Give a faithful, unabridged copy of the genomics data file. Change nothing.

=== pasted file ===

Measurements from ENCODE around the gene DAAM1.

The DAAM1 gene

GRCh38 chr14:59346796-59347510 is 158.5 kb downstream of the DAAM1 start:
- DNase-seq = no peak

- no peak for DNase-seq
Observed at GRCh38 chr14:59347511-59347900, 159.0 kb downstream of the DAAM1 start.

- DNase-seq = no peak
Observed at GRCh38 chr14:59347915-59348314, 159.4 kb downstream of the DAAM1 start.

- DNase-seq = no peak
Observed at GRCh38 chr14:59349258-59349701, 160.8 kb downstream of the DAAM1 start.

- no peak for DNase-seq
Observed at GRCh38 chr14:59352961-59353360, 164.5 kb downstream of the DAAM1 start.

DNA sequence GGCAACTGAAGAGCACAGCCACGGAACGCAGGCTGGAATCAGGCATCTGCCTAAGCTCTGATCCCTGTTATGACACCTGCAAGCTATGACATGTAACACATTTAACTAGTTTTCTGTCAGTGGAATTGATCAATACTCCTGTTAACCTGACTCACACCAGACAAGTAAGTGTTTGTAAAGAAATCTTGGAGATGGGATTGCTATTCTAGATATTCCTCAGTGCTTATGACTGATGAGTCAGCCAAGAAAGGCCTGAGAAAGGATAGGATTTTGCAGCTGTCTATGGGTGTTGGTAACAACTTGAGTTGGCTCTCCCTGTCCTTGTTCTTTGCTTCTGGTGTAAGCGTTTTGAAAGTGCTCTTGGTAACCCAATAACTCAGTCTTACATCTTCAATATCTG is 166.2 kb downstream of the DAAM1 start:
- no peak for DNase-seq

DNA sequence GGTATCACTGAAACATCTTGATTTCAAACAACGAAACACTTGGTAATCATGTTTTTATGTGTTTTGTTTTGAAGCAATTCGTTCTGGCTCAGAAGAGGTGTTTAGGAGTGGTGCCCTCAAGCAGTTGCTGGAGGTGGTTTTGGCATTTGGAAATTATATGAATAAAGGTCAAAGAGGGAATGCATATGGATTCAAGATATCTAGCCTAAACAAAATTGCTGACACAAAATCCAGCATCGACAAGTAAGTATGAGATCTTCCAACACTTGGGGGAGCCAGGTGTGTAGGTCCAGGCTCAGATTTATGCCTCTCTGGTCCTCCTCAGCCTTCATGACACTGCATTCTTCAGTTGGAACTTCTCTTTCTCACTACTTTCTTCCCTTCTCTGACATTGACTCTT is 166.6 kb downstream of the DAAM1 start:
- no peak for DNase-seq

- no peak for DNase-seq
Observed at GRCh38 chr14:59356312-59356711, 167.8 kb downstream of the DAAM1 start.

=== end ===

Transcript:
Measurements from ENCODE around the gene DAAM1.

The DAAM1 gene

GRCh38 chr14:59346796-59347510 is 158.5 kb downstream of the DAAM1 start:
- DNase-seq = no peak

- no peak for DNase-seq
Observed at GRCh38 chr14:59347511-59347900, 159.0 kb downstream of the DAAM1 start.

- DNase-seq = no peak
Observed at GRCh38 chr14:59347915-59348314, 159.4 kb downstream of the DAAM1 start.

- DNase-seq = no peak
Observed at GRCh38 chr14:59349258-59349701, 160.8 kb downstream of the DAAM1 start.

- no peak for DNase-seq
Observed at GRCh38 chr14:59352961-59353360, 164.5 kb downstream of the DAAM1 start.

DNA sequence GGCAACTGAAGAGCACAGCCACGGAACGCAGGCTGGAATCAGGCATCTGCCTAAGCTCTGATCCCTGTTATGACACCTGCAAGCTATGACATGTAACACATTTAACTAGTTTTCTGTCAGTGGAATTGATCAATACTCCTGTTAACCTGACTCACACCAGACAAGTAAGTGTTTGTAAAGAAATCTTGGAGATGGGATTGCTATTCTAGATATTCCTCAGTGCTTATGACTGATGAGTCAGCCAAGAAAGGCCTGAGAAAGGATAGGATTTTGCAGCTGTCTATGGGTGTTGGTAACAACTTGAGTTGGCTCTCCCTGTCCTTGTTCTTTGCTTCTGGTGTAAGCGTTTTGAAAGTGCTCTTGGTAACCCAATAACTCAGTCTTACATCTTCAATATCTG is 166.2 kb downstream of the DAAM1 start:
- no peak for DNase-seq

DNA sequence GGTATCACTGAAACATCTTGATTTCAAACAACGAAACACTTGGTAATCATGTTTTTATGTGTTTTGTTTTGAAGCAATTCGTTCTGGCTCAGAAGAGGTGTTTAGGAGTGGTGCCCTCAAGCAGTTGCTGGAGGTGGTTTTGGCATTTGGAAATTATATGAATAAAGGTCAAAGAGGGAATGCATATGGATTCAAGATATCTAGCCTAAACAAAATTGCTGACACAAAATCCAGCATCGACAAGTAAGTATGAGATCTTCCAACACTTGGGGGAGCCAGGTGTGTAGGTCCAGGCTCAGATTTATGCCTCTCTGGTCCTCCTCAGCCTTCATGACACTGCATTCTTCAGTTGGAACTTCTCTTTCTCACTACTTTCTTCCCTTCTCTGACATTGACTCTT is 166.6 kb downstream of the DAAM1 start:
- no peak for DNase-seq

- no peak for DNase-seq
Observed at GRCh38 chr14:59356312-59356711, 167.8 kb downstream of the DAAM1 start.